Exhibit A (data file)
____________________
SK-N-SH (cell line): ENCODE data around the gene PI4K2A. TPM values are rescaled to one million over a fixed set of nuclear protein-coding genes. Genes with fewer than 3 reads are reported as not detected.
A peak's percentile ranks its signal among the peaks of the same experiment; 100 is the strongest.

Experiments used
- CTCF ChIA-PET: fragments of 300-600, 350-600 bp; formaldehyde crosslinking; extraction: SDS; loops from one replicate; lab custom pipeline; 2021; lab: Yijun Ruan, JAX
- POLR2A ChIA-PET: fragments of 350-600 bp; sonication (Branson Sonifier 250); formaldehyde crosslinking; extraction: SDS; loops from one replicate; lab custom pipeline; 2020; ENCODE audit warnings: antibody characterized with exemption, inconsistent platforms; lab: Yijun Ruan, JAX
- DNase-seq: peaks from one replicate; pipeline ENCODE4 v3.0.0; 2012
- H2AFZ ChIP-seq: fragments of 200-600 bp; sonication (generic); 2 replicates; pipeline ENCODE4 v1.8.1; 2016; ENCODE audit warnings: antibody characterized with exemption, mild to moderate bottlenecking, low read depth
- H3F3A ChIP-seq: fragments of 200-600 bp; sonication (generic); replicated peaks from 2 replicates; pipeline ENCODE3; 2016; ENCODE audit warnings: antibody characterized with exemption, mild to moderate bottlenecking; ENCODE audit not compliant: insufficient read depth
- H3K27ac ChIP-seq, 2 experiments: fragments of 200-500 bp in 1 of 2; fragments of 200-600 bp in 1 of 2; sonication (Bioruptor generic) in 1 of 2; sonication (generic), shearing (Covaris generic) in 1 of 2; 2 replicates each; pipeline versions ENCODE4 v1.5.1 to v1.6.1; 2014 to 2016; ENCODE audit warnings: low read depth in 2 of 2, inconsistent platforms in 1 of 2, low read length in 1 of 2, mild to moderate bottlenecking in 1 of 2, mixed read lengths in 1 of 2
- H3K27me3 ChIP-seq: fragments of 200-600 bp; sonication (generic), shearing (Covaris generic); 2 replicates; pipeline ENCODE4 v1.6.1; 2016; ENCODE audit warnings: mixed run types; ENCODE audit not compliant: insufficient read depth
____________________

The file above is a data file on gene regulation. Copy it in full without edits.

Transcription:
SK-N-SH (cell line): ENCODE data around the gene PI4K2A. TPM values are rescaled to one million over a fixed set of nuclear protein-coding genes. Genes with fewer than 3 reads are reported as not detected.
A peak's percentile ranks its signal among the peaks of the same experiment; 100 is the strongest.

Experiments used
- CTCF ChIA-PET: fragments of 300-600, 350-600 bp; formaldehyde crosslinking; extraction: SDS; loops from one replicate; lab custom pipeline; 2021; lab: Yijun Ruan, JAX
- POLR2A ChIA-PET: fragments of 350-600 bp; sonication (Branson Sonifier 250); formaldehyde crosslinking; extraction: SDS; loops from one replicate; lab custom pipeline; 2020; ENCODE audit warnings: antibody characterized with exemption, inconsistent platforms; lab: Yijun Ruan, JAX
- DNase-seq: peaks from one replicate; pipeline ENCODE4 v3.0.0; 2012
- H2AFZ ChIP-seq: fragments of 200-600 bp; sonication (generic); 2 replicates; pipeline ENCODE4 v1.8.1; 2016; ENCODE audit warnings: antibody characterized with exemption, mild to moderate bottlenecking, low read depth
- H3F3A ChIP-seq: fragments of 200-600 bp; sonication (generic); replicated peaks from 2 replicates; pipeline ENCODE3; 2016; ENCODE audit warnings: antibody characterized with exemption, mild to moderate bottlenecking; ENCODE audit not compliant: insufficient read depth
- H3K27ac ChIP-seq, 2 experiments: fragments of 200-500 bp in 1 of 2; fragments of 200-600 bp in 1 of 2; sonication (Bioruptor generic) in 1 of 2; sonication (generic), shearing (Covaris generic) in 1 of 2; 2 replicates each; pipeline versions ENCODE4 v1.5.1 to v1.6.1; 2014 to 2016; ENCODE audit warnings: low read depth in 2 of 2, inconsistent platforms in 1 of 2, low read length in 1 of 2, mild to moderate bottlenecking in 1 of 2, mixed read lengths in 1 of 2
- H3K27me3 ChIP-seq: fragments of 200-600 bp; sonication (generic), shearing (Covaris generic); 2 replicates; pipeline ENCODE4 v1.6.1; 2016; ENCODE audit warnings: mixed run types; ENCODE audit not compliant: insufficient read depth